Raj Malhotra, the hero of the film and the 1990s in general, is introduced in Simran's dreams. While Kajol embarks upon the most famous "towel" moment in pre-Saawariya Hindi cinema, SRK dots her music as her (outdoor) knight in shining armour.
When the cat's away, the mice will play – and dance. Simran and her little sister Chutki are busy jiving to the sort of music (Sidney Berlin Ragtime Band's Doop) that was invented for brats who suddenly have the house to themselves.
Raj flunks his university exams. His jovial father half-sarcastically, half-sincerely declares: Fail hona aur padhai na karna humare khaandaan ki parampara hai. This is the first of many DDLJ scenes that start comically and end on a serious note: a way of blindsiding the audience and hitting them with a life truth when they least expect it.
The train starts to leave the platform. Raj stretches his hand out for a stranger, Simran, as she makes a last-gasp dash. It's a playful prelude – musically, spiritually, dramatically – to their unlikely story, and one that has been recreated and paid "homage" to so often that you almost feel sorry for the brave souls who missed (or ignored) the DDLJ hype train.
"Robby ki party mein" is now a go-to catchphrase to mock boys unfamiliar with the art of flirting. (Who doesn't think of SRK's voice when a smug stranger walks up to you and croons, "Lagta hai maine aapko kahin dekha hai"?).
The second Simran goes solo, she lands in a soup. Raj, red convertible and all, rescues her from the cops with his incredible knack for theatricality and linguistic deceit – "Bon Jovi, Al Pacino, Al kutto, Al Camino" – and shuts her up.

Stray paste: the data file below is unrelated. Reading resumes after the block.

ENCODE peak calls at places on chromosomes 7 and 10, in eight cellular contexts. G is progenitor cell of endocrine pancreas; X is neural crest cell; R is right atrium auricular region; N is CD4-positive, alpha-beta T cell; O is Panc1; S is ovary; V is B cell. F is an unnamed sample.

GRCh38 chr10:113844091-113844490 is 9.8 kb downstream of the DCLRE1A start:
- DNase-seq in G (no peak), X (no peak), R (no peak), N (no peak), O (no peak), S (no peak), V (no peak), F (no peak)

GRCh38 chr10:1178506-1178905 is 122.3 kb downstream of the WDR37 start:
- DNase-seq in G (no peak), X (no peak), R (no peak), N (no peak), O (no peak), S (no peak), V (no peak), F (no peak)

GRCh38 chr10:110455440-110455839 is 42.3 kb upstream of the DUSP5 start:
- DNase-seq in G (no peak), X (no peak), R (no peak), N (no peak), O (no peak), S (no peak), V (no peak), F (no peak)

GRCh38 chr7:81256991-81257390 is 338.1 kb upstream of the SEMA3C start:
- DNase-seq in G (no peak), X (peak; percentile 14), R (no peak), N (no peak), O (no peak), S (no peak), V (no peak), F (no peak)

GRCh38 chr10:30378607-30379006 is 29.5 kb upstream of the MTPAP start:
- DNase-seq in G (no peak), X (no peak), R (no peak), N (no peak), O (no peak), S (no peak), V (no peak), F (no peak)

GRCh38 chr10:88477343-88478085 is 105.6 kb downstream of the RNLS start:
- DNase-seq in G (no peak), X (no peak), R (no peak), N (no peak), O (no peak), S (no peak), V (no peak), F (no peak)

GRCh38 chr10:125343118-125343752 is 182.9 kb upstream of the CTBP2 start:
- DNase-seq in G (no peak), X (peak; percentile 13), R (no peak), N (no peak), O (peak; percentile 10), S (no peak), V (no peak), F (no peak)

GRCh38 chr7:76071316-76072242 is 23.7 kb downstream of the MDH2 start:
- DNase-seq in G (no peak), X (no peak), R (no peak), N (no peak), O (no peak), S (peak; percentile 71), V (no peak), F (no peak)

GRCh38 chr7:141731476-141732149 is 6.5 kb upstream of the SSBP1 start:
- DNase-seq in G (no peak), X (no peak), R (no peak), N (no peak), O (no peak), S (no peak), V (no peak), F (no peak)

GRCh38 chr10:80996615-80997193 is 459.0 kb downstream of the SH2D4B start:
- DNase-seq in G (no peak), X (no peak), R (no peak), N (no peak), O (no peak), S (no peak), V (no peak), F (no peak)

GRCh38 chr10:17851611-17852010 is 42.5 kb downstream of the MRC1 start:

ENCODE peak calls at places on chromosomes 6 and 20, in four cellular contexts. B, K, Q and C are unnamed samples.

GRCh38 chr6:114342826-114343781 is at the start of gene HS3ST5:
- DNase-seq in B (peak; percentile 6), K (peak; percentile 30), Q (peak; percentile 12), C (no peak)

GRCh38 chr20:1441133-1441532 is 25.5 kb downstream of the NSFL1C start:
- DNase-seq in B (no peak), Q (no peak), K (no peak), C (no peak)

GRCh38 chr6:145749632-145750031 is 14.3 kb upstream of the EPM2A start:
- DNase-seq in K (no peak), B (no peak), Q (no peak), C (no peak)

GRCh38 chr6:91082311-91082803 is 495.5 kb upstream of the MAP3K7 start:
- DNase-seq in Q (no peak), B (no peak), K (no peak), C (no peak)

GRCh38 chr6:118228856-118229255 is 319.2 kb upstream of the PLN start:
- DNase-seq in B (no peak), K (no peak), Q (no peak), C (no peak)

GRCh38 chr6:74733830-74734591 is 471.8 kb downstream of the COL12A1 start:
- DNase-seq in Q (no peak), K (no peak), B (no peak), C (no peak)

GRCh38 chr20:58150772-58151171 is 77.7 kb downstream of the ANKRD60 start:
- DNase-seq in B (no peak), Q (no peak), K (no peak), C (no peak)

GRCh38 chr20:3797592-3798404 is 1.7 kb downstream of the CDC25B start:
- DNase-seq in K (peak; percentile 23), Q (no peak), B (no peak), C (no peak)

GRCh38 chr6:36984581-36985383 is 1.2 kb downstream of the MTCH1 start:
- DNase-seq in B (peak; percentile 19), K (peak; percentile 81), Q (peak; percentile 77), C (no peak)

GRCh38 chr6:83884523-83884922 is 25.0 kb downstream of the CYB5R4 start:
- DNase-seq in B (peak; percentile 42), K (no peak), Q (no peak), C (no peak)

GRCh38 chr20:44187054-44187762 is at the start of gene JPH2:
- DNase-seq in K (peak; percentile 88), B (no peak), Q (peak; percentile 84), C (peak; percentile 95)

Hi, Raj tells Jesus. His "request" then assured an entire generation of Indian children grappling with religion that praying is about truth and not method.
Palat. Palat. That's all it took to alter the language of romantic intuition. A mental voice tends to come off as corny in most movies, but not here: Raj wills Simran to look back at him as she enters the train, and she does.
DDLJ is full of contenders for the unofficial 'Declaration of Love' moment. Was it "Palat"? Or the church, that single candle and Simran's resplendent prayer-face? Or the shack where Raj embraces her after driving her to tears with his crude sex joke? But if you look (and listen) real closely
At the very end of Ho Gaya Hai Tujhko, once Simran returns home after seeing (charming avatars of) Raj everywhere on her commute, Lata Mangeshkar's voice slows to a near-halt with the final "Na Jaane Mere Dil Ko Kya Ho Gaya" – every word dripping with longing and awakening.